Patients living with SA or SEA often describe the feeling of being trapped in a vicious cycle of anxiety about the onset of a potential attack, which can be extremely distressing and tiresome. In our research, one patient described the emotional burden as, “Very depressing. This disease is very changeable. When you have such a good day, the very next day is so bad. It feels like the disease comes to take you down.” Our research also revealed that the negative emotions in this cycle are especially high amongst SA patients, and whilst there are still high levels of stress for the SEA patient, in general they are glad that their condition has an identifiable name and more treatment options are available to them.

Regional differences show both SA and SEA patients across Europe and the US are generally committed to finding out about their disease and sourcing relevant information. However, in Japan, patients have a more paternalistic relationship with their doctor, and rely more solely on them for advice, rather than attempt to seek a broader understanding of their disease from other avenues.

How pharma can address the unmet needs
The three main unmet needs for both SA and EA patients center around informational, emotional and treatment needs.

Patients suffering with these extreme forms of asthma seem to want more information about treatments and management, and despite feeling more highly informed, SEA patients are still eager to learn about their disease. Having access to a variety of channels is important to patients so they can fill in disease education gaps which may have been left out by physicians. There is a great desire to receive information on specific websites, educational materials such as leaflets and brochures which contain lifestyle tips and material on how to cope with their condition, enabling the ability to break out of the stress cycle.

There is a clear unmet need for improved patient support programmes throughout the patient pathway. Emotional support is required, in particular from support groups, hotlines or apps.  Patients would like HCPs to be more empathetic about the condition and to help them get out of the stress cycle that exacerbates their condition. Furthermore, support to caregivers and family members is desired to help provide a stronger support network.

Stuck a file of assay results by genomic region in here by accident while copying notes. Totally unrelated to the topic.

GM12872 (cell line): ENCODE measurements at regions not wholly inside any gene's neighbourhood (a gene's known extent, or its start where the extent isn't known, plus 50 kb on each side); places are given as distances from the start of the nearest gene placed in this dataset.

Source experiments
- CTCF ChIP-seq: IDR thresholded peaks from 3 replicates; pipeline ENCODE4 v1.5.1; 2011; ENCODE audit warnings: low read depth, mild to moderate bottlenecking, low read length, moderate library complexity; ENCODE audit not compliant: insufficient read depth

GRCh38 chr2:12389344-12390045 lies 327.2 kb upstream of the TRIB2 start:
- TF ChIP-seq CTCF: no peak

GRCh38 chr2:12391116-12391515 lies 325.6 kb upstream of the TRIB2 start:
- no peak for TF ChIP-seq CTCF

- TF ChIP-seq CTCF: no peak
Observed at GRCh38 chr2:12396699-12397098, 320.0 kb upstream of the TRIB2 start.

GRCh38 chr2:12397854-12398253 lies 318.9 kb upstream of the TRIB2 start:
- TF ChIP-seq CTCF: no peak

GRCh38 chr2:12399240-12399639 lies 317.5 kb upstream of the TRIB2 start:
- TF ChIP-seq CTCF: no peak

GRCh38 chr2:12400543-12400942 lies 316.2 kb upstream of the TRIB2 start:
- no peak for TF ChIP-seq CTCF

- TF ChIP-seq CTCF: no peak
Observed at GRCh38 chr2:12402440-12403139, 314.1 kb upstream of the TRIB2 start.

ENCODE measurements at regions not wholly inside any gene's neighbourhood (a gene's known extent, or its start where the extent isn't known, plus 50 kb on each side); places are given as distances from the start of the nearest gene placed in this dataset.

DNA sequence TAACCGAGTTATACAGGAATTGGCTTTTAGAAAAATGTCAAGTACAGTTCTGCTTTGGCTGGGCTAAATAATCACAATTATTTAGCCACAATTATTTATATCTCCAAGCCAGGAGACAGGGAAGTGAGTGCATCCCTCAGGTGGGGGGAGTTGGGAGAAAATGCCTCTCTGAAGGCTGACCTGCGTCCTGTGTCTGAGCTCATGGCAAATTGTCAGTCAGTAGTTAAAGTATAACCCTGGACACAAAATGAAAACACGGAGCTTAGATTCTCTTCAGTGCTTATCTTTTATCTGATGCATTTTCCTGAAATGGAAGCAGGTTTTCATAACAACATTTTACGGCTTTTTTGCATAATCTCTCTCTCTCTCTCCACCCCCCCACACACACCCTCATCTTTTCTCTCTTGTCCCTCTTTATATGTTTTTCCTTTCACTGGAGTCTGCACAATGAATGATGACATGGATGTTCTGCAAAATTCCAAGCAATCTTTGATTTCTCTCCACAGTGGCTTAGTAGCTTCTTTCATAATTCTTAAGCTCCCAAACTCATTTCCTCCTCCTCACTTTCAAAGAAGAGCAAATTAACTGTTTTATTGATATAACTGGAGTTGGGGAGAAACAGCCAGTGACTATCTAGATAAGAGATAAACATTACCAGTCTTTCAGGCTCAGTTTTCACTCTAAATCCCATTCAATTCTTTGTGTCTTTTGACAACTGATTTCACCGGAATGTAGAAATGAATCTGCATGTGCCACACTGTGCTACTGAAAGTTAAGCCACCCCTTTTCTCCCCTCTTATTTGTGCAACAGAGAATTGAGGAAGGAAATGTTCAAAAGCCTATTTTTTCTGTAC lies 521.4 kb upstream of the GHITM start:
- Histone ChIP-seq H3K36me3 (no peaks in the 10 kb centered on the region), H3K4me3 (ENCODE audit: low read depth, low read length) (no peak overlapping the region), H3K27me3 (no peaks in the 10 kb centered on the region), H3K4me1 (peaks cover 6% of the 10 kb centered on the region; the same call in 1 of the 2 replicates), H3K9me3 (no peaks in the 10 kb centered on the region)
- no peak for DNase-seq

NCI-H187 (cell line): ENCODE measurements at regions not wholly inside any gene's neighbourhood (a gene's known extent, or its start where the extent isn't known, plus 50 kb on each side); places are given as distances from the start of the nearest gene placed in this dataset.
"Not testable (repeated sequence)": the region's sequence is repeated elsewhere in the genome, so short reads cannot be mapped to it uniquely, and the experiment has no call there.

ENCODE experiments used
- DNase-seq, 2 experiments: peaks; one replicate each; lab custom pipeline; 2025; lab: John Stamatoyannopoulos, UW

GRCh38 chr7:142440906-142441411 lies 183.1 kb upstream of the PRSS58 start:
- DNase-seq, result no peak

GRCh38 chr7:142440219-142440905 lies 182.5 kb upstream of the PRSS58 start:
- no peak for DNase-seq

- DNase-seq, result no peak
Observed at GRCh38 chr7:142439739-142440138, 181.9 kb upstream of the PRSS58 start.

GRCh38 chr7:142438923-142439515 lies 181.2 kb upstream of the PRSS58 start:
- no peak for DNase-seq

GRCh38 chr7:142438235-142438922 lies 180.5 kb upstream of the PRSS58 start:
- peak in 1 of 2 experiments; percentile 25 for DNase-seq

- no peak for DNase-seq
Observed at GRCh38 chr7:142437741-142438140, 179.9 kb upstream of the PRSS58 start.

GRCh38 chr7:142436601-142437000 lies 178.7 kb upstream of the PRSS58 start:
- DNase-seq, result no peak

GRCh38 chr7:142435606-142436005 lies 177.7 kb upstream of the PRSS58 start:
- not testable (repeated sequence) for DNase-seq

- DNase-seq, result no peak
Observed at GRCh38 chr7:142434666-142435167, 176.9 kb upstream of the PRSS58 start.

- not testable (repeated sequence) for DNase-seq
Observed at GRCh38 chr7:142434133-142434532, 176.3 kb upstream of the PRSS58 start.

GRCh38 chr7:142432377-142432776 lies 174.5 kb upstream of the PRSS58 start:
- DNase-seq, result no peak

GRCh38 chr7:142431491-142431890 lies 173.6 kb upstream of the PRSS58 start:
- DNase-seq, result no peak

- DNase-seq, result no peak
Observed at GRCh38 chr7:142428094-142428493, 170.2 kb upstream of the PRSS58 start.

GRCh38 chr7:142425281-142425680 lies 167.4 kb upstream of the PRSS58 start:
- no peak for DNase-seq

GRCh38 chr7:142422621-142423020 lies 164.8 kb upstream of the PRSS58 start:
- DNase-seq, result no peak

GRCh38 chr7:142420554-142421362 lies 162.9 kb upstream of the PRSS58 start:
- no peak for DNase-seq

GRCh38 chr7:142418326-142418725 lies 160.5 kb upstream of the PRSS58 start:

SEA patients are looking for new treatments that offer greater relief of everyday symptoms and reduced frequency of asthma attacks, coupled with good safety and ease and convenience of use. In the EU, needs focus more around convenience and frequency of administration. For SA, lower levels of control and limited improvement in quality of life means that SA patients are primarily looking for more efficacious treatments (both prevention and relief of attacks and symptoms).

SA and SEA are very specific forms of asthma which have only just recently been better understood and diagnosed. There are opportunities for pharma companies with treatments in development to offer additional hope to these patients, who suffer considerable discomfort in their daily lives. 

About the study: Living with Severe and Eosinophilic Asthma
Living with Severe and Eosinophilic Asthma is a new syndicated report which offers valuable insights into patient attitudes and behaviour. The EU study was conducted amongst 118 patients with diagnosis and/or confirmed characteristics of SA or SEA in France and Germany. The US study was conducted with 105 SA and SEA patients. For both studies the methodologies consisted of 30-minute quantitative online interviews and a small sample of 30-minute qualitative add-on telephone interviews. The Japan study consisted of 50 quantitative interviews with SA and SEA patients.

The reports enable pharmaceutical companies to gain an in-depth understanding of the patient journey, from diagnosis through to ongoing management and the key differences concerning living with SA compared to SEA. Through these reports, you will understand how these conditions impact patients’ lives physically and emotionally, what their level of understanding is about their condition and what unmet needs patients have related to its treatment and overall management of SA and SEA.